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To reach retirement in solid financial shape, you likely need to up your savings game today.
Vanguard reports that the median 401(k) contribution of American workers is 6% of pay. After adding in the median company matching contribution, the total workers are setting aside falls just short of 10%.
That may not be enough. Vanguard recommends a total contribution rate of between 12% to 15% of salary.
But you may want to save even more, depending on your situation and on how you expect stocks to perform in the future.
The Center for Retirement Research at Boston College looked at the “what to save” question a few years ago. Their analysis was based on the goal of saving enough to replace 80% of your pre-retirement income once you’ve stopped working — a common benchmark used by financial advisors.
Researchers’ recommendations varied based on annual income, the age when someone started saving, and the expected rate of return (after inflation) for a retirement portfolio.
If You Got a Late Start, Make up for Lost Time
A 25-year-old in 2010 who had “medium” earnings of $43,000 would need to save 12% a year to retire at 67 in solid shape, assuming a 4% after-inflation rate of return. If you waited until age 35 to start saving, you would need to save 18% a year. Retiring before 67 would require more savings, while working until age 70 would reduce the savings rate needed.
The more you earn, the more you likely need to save to maintain your standard of living in retirement. This is because Social Security will replace a smaller portion of your income than it does for lower earners. The CRR study found that a “maximum” earner in 2010 ($106,800) would need to start saving 16% of salary starting at age 25, or 25% of salary at age 35 to be in solid shape at age 67, assuming the same 4% inflation-adjusted annualized rate of return.
Don’t Count on Stocks Continuing to Outperform
And banking on a 4% real rate of return may be a bit optimistic over the next decade or more. The fact that U.S. large cap stocks have delivered an annualized gain of 15% over the past 10 years should not be projected into your future. This very long bull market means stock valuations are high, and bond yields remain below half their long-term historic norms.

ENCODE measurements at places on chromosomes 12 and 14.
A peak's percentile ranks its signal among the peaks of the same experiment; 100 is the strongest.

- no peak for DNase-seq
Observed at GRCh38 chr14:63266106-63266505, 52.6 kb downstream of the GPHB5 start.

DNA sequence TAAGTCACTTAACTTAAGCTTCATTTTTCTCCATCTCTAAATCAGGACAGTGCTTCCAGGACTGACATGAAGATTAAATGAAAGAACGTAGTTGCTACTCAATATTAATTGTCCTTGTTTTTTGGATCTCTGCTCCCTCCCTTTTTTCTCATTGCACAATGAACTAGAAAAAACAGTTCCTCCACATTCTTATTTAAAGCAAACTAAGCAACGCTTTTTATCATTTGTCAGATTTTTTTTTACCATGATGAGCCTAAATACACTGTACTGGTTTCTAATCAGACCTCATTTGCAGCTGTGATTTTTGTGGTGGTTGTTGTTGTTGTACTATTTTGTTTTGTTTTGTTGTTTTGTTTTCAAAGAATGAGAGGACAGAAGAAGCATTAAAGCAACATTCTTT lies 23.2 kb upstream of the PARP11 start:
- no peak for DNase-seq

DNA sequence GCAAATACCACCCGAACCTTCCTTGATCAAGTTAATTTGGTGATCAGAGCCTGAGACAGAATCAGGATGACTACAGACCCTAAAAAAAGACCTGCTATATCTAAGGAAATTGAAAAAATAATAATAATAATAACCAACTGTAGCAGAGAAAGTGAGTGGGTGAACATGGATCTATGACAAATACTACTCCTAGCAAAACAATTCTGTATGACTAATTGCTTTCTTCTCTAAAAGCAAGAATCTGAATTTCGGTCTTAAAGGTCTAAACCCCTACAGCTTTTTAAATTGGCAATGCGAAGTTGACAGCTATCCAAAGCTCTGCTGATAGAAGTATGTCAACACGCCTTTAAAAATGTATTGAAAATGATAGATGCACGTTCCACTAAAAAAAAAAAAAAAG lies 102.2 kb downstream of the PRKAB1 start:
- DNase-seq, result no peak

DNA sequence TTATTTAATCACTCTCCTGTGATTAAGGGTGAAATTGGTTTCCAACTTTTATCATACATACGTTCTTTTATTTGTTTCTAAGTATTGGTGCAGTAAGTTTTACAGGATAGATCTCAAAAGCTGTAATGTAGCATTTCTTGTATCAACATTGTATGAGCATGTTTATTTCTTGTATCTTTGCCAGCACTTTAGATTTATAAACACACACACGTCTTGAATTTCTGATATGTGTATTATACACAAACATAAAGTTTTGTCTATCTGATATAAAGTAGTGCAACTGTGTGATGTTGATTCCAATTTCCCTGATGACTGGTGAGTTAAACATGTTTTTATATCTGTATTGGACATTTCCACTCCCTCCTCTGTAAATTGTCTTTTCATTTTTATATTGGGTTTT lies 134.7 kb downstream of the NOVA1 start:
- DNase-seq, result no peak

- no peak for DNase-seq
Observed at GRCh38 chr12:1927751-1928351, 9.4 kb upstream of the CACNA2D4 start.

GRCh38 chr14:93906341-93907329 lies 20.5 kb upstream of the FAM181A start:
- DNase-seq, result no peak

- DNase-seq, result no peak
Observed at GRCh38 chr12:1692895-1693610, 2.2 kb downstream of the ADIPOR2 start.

Research Affiliates, an institutional investment firm, produces a monthly estimate of what different types of investments might return over the next 10 years, based on its analysis of current valuation levels and growth expectations. Research Affiliates’ median expected annualized return for U.S. large cap stocks is paltry: less than 1% over the next 10 years, adjusted for inflation. Low-yielding bonds are expected to deliver much the same.
If portfolio returns are lower going forward, your savings rate becomes ever more important. In other words, if the markets aren’t going to do the heavy lifting, you’ll need to pick up the slack by saving more.
Retirement planning experts David Blanchett, Michael Finke and Wade D. Pfau published a research paper a few years ago that made the case that lower returns should be baked into long-term retirement planning.
“Investors facing inflated asset prices, and the lower expected future returns they imply, must accept the reality that they will need to save more to maintain their lifestyle in retirement, ” the researchers wrote.
That’s especially true if you’ve started working or changed jobs in the past few years and were automatically enrolled in your workplace retirement plan. According to Vanguard, among plans that auto-enroll workers, nearly half start workers at a contribution rate of 3% or less; fewer than a quarter start workers at a contribution rate of at least 6%. Even with a company match, that is not likely going to get the job done.
For 2019, younger workers can contribute a maximum of $19,000 to a 401(k); if you’re 50 or older, the limit is $25,000.